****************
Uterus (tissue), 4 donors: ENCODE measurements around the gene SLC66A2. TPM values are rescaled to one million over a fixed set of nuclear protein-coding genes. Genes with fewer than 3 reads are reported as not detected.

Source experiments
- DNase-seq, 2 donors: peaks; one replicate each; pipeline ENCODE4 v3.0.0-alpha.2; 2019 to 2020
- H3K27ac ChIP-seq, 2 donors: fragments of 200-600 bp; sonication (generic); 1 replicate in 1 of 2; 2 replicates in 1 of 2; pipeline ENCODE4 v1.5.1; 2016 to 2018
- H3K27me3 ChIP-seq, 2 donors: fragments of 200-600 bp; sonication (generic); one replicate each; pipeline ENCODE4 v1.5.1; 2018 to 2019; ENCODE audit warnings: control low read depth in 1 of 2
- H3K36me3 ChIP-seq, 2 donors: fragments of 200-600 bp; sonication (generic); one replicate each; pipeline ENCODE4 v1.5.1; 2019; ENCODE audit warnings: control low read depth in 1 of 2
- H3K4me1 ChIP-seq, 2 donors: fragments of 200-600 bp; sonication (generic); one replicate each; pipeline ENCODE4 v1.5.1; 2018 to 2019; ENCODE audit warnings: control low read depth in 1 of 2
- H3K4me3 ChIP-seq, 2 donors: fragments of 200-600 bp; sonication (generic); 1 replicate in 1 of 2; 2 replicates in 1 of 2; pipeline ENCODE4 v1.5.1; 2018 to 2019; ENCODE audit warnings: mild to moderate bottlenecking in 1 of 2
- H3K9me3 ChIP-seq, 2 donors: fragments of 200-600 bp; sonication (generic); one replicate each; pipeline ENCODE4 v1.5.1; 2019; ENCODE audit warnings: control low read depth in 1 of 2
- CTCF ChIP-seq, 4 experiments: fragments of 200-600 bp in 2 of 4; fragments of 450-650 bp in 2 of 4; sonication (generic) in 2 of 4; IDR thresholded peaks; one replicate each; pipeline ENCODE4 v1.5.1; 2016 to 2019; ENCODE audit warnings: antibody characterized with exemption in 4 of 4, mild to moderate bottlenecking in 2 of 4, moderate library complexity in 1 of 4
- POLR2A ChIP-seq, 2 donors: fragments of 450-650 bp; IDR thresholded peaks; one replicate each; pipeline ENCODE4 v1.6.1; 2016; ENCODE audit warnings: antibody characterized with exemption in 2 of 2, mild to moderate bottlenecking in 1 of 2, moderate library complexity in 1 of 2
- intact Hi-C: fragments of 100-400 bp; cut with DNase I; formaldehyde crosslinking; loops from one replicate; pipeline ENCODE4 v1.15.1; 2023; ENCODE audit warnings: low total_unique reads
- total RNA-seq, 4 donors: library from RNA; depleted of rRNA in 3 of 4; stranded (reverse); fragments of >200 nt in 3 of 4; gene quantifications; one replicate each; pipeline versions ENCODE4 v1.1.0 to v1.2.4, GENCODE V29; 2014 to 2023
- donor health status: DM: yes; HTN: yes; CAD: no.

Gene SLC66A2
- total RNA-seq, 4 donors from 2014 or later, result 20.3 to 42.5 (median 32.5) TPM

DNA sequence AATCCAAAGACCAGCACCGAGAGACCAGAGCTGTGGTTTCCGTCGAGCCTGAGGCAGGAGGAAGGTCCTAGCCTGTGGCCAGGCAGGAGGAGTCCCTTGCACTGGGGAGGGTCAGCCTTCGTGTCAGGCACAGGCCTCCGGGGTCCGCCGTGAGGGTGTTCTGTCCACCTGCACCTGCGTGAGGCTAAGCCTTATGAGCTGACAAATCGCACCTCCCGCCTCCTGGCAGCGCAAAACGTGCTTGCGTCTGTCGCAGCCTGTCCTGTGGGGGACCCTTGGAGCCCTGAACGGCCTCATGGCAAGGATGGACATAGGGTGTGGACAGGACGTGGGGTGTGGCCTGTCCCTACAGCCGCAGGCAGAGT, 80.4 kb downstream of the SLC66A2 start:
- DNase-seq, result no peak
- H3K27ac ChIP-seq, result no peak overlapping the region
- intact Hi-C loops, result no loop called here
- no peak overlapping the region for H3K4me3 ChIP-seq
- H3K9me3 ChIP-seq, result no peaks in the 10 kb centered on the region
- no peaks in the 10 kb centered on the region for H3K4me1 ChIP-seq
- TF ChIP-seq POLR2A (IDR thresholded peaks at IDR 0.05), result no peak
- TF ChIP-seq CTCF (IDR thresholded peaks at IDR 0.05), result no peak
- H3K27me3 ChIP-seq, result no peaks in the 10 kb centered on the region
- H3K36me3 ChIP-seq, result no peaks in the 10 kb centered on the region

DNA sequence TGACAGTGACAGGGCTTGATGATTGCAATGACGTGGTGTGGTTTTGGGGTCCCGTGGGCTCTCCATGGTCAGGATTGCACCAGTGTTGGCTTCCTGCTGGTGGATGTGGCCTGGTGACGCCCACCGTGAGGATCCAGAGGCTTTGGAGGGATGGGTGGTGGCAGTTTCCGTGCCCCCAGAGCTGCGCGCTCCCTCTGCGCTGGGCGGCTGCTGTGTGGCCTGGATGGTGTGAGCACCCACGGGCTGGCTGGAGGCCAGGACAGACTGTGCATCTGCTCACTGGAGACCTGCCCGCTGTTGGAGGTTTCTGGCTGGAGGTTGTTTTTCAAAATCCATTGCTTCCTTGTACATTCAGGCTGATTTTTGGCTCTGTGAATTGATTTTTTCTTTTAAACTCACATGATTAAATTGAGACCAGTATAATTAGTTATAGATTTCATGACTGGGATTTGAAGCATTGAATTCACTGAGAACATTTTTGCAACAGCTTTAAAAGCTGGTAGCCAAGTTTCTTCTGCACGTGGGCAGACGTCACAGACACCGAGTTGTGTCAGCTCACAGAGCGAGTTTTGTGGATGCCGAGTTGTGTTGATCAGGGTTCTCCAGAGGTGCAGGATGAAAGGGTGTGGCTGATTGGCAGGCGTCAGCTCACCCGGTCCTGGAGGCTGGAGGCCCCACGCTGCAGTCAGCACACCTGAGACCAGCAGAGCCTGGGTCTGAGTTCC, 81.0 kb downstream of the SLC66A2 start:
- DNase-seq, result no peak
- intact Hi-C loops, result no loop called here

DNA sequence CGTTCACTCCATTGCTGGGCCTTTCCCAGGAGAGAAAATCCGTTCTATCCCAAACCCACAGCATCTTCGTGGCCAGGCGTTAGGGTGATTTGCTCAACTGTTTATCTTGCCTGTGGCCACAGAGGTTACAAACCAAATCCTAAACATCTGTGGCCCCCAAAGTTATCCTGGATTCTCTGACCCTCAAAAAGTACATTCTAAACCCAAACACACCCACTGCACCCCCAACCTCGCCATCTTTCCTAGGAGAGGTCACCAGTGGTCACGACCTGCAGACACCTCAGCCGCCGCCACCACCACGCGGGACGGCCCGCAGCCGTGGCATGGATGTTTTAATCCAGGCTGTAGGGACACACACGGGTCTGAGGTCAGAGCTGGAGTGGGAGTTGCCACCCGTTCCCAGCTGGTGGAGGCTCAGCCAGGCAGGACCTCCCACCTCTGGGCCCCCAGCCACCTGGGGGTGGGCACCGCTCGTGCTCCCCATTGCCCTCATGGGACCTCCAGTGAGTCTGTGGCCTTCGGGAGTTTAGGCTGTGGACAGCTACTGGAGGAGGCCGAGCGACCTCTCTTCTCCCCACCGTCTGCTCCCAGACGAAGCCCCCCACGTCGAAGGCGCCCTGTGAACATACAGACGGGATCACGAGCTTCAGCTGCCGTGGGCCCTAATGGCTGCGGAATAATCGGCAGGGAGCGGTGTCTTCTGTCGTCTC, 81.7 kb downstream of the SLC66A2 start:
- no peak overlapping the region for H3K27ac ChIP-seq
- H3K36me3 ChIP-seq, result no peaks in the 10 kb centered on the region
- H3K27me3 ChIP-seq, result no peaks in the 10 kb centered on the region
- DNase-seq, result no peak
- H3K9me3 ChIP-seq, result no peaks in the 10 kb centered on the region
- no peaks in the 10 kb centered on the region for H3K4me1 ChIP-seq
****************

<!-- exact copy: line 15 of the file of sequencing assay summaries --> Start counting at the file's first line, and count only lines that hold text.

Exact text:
Gene SLC66A2